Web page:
Information management: Mission critical

The ‘Information Management: Mission Critical’ report suggests that despite dealing with huge amounts of data in today’s workplace, little progress has been made in the past twenty years in terms of embedding information management into the organisational strategy of businesses in the UK.

About the report

In December 2014, the Chartered Institute of Library and Information Professionals (CILIP) commissioned Linda Berube to undertake a “small-scale research project”. The purpose of this project was to:

  • Review the CILIP list of Key Published Information Management (IM) Resources.
  • Assess it for evidence of trends in the interest and impact of strategic information management in organisations.

This report of the research is one of the deliverables of the CILIP Information Management Project, the objective of which is for “CILIP to provide an offer to the UK information management (IM) community that is as good and integral to CILIP as other library, information and knowledge sectors and to establish its footprint in the cluster of IM focused organisations”.

The context

We are all information machines. We create it every day, and if our work involves using computing devices of any kind, most likely every minute of our working day. If we cannot fathom the amount of information – visible and invisible – we produce, then others have attempted it for us:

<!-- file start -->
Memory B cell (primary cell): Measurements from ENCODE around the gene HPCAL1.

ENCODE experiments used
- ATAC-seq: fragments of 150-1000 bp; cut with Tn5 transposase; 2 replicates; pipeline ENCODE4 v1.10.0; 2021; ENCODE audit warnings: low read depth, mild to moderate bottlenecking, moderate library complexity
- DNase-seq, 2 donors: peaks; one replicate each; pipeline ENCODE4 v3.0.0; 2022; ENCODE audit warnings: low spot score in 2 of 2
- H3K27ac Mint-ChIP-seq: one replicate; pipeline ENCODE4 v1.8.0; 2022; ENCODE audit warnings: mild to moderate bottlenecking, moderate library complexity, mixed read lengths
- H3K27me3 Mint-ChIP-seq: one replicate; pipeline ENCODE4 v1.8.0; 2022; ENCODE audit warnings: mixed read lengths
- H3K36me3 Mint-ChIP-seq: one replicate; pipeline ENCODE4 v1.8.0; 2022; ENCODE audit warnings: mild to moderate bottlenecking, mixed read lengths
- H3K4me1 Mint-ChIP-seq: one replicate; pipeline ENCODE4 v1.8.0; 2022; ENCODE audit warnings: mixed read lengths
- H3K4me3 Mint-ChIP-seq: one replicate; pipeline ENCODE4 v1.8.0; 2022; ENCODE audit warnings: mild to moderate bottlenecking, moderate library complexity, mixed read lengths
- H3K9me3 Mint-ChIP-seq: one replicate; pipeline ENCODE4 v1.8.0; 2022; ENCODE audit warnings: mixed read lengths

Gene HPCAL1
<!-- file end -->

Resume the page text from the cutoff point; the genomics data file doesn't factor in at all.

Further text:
• The digital universe is likely to grow 40% a year into the next decade.
  • Every two years it doubles in size.
  • Data will increase by 2020 to 44 zettabytes or 44 trillion gigabytes.(1)

But who are the custodians for all this information? Here, we have a bit of a problem:

“By 2015, 4.4 million jobs globally will be needed to cope with big data, but only a third of those jobs will be filled.” (2)

Also

“The United States alone faces a shortage of 140,000 to 190,000 people with deep analytical skills as well as 1.5 million managers and analysts to analyze big data and make decisions based on their findings.” (3)

Key findings

Key findings from the report:

  • There has been little improvement in the understanding of information as a strategic resource in 20 years – but digital universe growing rapidly at 40% per year
  • High financial value attributed to the increased level of performance & reduced costs brought about by information opportunity
  • Organisations tend to focus on negative implications such as security problems

The report has found that organisations will worry about limiting risk and may introduce strategies to act on threats or issues; however IM by nature must be ongoing, proactive and inherently harnessed to the objectives of the organisation. It requires an investment in information management skills and a change from a culture of ‘information risk’ to one of ‘information opportunity’.

 

1 From The Digital Universe of Opportunities: Rich data and the increasing value of the Internet of Things. EMC/IDC, 2014. Available at:http://www.emc.com/leadership/...
2 From Linden, Alexander et al.(2014). Major Myths about Big Data’s Impact on Analytics. Gartner. Access available by subscription or for a fee at: http://www.gartner.com/technol...
3 From Manyika, James et al.(2011). Big Data: The next frontier for innovation, competition, and productivity. McKinsey Global Institute. Available at: http://www.mckinsey.com/insigh... big_data_the_next_frontier_for_innovation